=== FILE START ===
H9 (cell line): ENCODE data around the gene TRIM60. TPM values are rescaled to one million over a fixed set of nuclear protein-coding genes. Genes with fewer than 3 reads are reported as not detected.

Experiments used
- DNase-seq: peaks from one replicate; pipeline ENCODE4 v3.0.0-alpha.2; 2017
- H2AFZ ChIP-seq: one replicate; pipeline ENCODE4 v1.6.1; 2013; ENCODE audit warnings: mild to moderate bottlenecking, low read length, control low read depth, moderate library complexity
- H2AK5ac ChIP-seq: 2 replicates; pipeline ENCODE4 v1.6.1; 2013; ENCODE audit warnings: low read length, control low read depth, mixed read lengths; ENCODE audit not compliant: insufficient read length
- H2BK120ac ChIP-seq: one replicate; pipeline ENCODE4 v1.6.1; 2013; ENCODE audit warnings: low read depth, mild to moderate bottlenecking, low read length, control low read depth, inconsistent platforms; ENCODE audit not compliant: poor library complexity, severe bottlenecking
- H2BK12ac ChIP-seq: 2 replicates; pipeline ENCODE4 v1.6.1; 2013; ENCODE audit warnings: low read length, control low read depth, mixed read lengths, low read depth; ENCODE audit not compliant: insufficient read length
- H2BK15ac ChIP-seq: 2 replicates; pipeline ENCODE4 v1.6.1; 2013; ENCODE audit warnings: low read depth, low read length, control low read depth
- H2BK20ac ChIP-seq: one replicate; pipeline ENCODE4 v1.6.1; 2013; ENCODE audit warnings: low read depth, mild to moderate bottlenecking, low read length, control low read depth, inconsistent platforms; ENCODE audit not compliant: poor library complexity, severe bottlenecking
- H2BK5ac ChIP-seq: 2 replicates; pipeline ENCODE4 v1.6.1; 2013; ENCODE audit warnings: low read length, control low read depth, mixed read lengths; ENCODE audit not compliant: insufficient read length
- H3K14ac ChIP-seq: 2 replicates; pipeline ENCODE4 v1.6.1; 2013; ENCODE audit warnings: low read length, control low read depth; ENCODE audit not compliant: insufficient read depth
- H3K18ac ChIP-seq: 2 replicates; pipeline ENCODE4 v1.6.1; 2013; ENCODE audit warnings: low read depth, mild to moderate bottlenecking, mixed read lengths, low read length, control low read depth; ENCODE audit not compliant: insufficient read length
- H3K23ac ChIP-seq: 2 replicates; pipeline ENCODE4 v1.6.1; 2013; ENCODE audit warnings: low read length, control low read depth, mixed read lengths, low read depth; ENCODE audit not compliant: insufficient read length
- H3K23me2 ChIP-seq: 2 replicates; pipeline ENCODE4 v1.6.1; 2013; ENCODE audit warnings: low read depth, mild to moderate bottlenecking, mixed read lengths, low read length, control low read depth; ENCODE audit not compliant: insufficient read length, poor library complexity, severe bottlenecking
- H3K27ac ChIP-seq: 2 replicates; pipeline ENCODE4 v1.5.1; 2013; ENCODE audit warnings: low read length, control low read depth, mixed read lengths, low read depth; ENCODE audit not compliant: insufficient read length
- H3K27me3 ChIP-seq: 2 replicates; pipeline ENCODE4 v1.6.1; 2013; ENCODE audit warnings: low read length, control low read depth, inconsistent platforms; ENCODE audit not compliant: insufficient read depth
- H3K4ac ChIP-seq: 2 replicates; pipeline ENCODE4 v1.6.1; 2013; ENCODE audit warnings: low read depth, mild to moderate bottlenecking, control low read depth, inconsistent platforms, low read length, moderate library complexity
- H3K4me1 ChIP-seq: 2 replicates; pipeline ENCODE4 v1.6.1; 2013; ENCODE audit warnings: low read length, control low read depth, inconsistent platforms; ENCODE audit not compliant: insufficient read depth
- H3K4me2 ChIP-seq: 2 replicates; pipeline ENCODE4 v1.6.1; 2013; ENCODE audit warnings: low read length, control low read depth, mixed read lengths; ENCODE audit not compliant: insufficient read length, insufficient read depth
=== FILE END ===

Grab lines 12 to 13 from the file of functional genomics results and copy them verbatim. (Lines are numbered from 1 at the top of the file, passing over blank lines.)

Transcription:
- H3K18ac ChIP-seq: 2 replicates; pipeline ENCODE4 v1.6.1; 2013; ENCODE audit warnings: low read depth, mild to moderate bottlenecking, mixed read lengths, low read length, control low read depth; ENCODE audit not compliant: insufficient read length
- H3K23ac ChIP-seq: 2 replicates; pipeline ENCODE4 v1.6.1; 2013; ENCODE audit warnings: low read length, control low read depth, mixed read lengths, low read depth; ENCODE audit not compliant: insufficient read length